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Knowing what you are passionate about is one thing, but knowing if you can (or should) transform that passion into a freelance business is an entirely different matter.
Hopefully, this post will help you answer that question.
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Step 1: What are you good at?
You need to be honest and ask yourself, which of the things you’re passionate about are you especially good at doing? Say you’re passionate about web design, are you better at writing code or designing the page elements?
Recognizing your current skill level and acknowledging your limitations is a crucial part of being successful. If you know what you’re good at doing, you’ll be able to search for jobs that are a good fit for you. And when a client invites you to bid on a job, you can quickly determine if it matches your skillset.
(We’ll talk a lot more about how to find work and how to get invited to bid on projects later on in the series).
If you’re not sure what you’re good at doing, these questions can help:
- What do people often ask you about?
- What do people ask you to help with?
- What would a close friend say you’re good at doing?
Most times, the things you’re asked to help with are the things you’re best at doing, which are the things you're most passionate about.
[clickToTweet tweet=”The things you’re best at doing are the things you're most passionate about.” quote=”The things you’re best at doing are the things you're most passionate about.”]
Step 2: I know what I'm good at, but does it have business potential?
Knowing what you’re good at doing is the easy part. Knowing if that skill has the potential to develop into a business is the hard part.
The first step is to check if business owners need, and would pay, for the skill you have?
Say you’re a developer. Do businesses need developers (or programmers)?
This might sound obvious, but a simple way to answer that question is a quick Google search: “Do businesses need developers?” or “Hire a programmer”.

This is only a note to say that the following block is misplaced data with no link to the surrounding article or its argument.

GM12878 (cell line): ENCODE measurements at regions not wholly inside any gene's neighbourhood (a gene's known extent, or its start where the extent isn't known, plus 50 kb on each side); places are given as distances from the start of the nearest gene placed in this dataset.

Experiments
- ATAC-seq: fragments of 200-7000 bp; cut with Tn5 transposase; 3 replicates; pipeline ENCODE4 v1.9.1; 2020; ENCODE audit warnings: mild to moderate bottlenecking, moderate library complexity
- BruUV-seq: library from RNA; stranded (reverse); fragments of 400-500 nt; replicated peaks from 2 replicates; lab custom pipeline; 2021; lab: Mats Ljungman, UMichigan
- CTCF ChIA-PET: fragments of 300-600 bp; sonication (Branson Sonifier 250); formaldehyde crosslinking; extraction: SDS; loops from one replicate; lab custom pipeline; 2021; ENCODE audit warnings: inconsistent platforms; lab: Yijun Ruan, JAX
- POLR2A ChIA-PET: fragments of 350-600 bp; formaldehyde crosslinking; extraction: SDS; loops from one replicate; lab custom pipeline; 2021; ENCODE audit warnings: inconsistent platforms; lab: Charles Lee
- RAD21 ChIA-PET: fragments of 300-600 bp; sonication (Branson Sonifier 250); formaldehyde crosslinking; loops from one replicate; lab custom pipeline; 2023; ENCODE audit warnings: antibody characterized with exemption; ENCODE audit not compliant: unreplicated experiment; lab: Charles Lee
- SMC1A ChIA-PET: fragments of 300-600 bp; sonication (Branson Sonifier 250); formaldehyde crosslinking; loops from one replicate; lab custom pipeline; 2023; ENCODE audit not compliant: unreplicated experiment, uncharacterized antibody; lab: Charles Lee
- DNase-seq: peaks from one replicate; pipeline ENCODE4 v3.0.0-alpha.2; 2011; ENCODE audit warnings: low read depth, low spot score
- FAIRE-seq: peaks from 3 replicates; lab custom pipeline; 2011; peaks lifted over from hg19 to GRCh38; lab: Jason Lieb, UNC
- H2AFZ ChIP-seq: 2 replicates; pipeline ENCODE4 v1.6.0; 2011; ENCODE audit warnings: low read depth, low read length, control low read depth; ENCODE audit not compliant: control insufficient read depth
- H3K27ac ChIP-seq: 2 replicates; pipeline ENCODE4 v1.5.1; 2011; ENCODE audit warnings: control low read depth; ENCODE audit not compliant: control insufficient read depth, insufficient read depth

Try narrowing down the search results to a custom date range (perhaps a year or two), to get more up to date results.
Once you get a general idea about if your skill is in demand, head over to a freelancing platform like Upwork to check if there are any active jobs for that skill.
For example, a quick search for app developers jobs resulted in 6,673 active results, meaning there's high demand for freelance app developers.
Doing fairly simple research will provide a good sense and understanding of whether or not your own skill is in demand. And if it is, don't stop there. Take things to the next level and get more specific. Check which exact fields of expertise are most needed.
For example, developers who'd spend a few more minutes doing research, would find results like The Top Growing and Declining Skills in the World of Programming.
And if you're interested in knowing what overall skills are most in demand, check out this terrific resource: 20 Fastest Growing Freelance Skills in the U.S in 2016 (woohoo! Animation is #6 on that list).
Step 3: How much $$$ is your skill worth?
To answer this question you can use a site like glassdoor, which allows you to see anonymous salary details for any job or company in the world, and learn what kind of salary to expect for any job in any location.
When you perform your search be sure to add the word ‘Freelance’ before your skill; freelance designer, freelance writer, freelance developer.
Another thing you could do is head over again to a site like Upwork or Freelancer, and check how much freelancers in your field of expertise charge per hour:
Alright, making progress.
Step 4: I know I have skill and I know there is demand! Should I go freelance?
Sadly, I can’t answer that question for you. The answer will depend on your personal circumstances, and multiple other factors. But having a certain skill + being really good at it + knowing there is demand for your skill is great starting point.
What I can tell you, and what I will share with you later on in this series, is how I knew when it was time for me to make the move into freelancing.
I’ll share the struggles and questions I faced throughout the process, and I’ll share exactly what I did when getting started, and when transitioning from part-time to full-time freelancing. Hopefully, my scenarios will be helpful for you in making your own decision.
And I will say this – going freelance isn’t just about having a skill and knowing there’s a market for it. It takes a lot more than that.
A freelancer is a one-man show, and as a result, freelancers need to be knowledgeable in a wide range of business concepts such as marketing, branding, and finance.
A successful freelancer will not only have those necessary business related skills, but will also have important personal qualities such as great communication skills, strong work ethics, and multitasking abilities.
- Know what you’re passionate about and what you’re good at doing.
- Do research to check if your skills are in demand, and how much it pays.
- Going freelance is not a decision you should take lightly.
- Freelancing takes a lot more than having a skill and knowing there is demand for it.
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Weekly Google tip:
Is your Chrome bookmarks toolbar tidy and optimized for productivity? Instead of having all the names of the various websites take up valuable real estate, delete the site name and keep the site favicon alone.